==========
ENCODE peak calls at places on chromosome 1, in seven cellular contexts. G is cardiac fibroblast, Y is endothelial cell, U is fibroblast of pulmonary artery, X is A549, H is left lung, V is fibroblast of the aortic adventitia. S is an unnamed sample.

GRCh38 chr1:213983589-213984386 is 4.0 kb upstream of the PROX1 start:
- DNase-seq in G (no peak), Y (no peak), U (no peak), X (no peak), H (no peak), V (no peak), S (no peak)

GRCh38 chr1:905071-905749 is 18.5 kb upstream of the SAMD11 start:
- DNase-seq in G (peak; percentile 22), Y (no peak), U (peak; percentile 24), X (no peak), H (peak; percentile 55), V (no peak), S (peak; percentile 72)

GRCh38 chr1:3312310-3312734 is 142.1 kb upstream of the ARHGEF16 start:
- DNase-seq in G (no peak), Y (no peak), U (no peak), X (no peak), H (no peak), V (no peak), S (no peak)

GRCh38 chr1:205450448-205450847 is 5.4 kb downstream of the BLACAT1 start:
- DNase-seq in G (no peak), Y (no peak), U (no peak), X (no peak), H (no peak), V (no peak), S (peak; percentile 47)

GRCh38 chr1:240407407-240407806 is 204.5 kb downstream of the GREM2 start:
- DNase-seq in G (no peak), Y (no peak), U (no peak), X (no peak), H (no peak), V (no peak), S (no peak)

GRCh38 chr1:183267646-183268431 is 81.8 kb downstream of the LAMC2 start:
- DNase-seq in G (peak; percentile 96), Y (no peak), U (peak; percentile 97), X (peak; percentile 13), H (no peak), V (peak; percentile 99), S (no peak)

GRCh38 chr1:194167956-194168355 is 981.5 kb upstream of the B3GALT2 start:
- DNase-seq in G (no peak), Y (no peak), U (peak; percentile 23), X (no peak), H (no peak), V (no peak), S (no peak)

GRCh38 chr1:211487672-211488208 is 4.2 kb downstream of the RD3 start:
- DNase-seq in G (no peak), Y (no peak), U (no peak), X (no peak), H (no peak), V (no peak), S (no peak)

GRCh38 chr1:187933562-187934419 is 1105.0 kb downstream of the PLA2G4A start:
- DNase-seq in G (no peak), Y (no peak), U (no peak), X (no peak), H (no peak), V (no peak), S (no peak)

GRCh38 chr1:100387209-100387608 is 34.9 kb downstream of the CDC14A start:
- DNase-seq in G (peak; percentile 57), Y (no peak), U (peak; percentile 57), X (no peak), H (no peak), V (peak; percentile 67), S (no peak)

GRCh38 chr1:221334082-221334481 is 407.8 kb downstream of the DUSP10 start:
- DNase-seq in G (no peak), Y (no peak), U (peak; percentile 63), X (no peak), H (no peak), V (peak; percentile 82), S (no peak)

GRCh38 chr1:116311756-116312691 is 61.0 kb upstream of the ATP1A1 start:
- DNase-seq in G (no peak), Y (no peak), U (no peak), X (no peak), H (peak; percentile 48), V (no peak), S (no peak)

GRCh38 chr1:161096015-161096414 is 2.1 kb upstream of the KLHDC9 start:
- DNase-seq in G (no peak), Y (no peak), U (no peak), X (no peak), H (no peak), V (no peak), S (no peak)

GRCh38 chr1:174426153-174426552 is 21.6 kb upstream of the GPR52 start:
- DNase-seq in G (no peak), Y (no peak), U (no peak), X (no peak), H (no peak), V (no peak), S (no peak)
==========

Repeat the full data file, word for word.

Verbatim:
ENCODE peak calls at places on chromosome 1, in seven cellular contexts. G is cardiac fibroblast, Y is endothelial cell, U is fibroblast of pulmonary artery, X is A549, H is left lung, V is fibroblast of the aortic adventitia. S is an unnamed sample.

GRCh38 chr1:213983589-213984386 is 4.0 kb upstream of the PROX1 start:
- DNase-seq in G (no peak), Y (no peak), U (no peak), X (no peak), H (no peak), V (no peak), S (no peak)

GRCh38 chr1:905071-905749 is 18.5 kb upstream of the SAMD11 start:
- DNase-seq in G (peak; percentile 22), Y (no peak), U (peak; percentile 24), X (no peak), H (peak; percentile 55), V (no peak), S (peak; percentile 72)

GRCh38 chr1:3312310-3312734 is 142.1 kb upstream of the ARHGEF16 start:
- DNase-seq in G (no peak), Y (no peak), U (no peak), X (no peak), H (no peak), V (no peak), S (no peak)

GRCh38 chr1:205450448-205450847 is 5.4 kb downstream of the BLACAT1 start:
- DNase-seq in G (no peak), Y (no peak), U (no peak), X (no peak), H (no peak), V (no peak), S (peak; percentile 47)

GRCh38 chr1:240407407-240407806 is 204.5 kb downstream of the GREM2 start:
- DNase-seq in G (no peak), Y (no peak), U (no peak), X (no peak), H (no peak), V (no peak), S (no peak)

GRCh38 chr1:183267646-183268431 is 81.8 kb downstream of the LAMC2 start:
- DNase-seq in G (peak; percentile 96), Y (no peak), U (peak; percentile 97), X (peak; percentile 13), H (no peak), V (peak; percentile 99), S (no peak)

GRCh38 chr1:194167956-194168355 is 981.5 kb upstream of the B3GALT2 start:
- DNase-seq in G (no peak), Y (no peak), U (peak; percentile 23), X (no peak), H (no peak), V (no peak), S (no peak)

GRCh38 chr1:211487672-211488208 is 4.2 kb downstream of the RD3 start:
- DNase-seq in G (no peak), Y (no peak), U (no peak), X (no peak), H (no peak), V (no peak), S (no peak)

GRCh38 chr1:187933562-187934419 is 1105.0 kb downstream of the PLA2G4A start:
- DNase-seq in G (no peak), Y (no peak), U (no peak), X (no peak), H (no peak), V (no peak), S (no peak)

GRCh38 chr1:100387209-100387608 is 34.9 kb downstream of the CDC14A start:
- DNase-seq in G (peak; percentile 57), Y (no peak), U (peak; percentile 57), X (no peak), H (no peak), V (peak; percentile 67), S (no peak)

GRCh38 chr1:221334082-221334481 is 407.8 kb downstream of the DUSP10 start:
- DNase-seq in G (no peak), Y (no peak), U (peak; percentile 63), X (no peak), H (no peak), V (peak; percentile 82), S (no peak)

GRCh38 chr1:116311756-116312691 is 61.0 kb upstream of the ATP1A1 start:
- DNase-seq in G (no peak), Y (no peak), U (no peak), X (no peak), H (peak; percentile 48), V (no peak), S (no peak)

GRCh38 chr1:161096015-161096414 is 2.1 kb upstream of the KLHDC9 start:
- DNase-seq in G (no peak), Y (no peak), U (no peak), X (no peak), H (no peak), V (no peak), S (no peak)

GRCh38 chr1:174426153-174426552 is 21.6 kb upstream of the GPR52 start:
- DNase-seq in G (no peak), Y (no peak), U (no peak), X (no peak), H (no peak), V (no peak), S (no peak)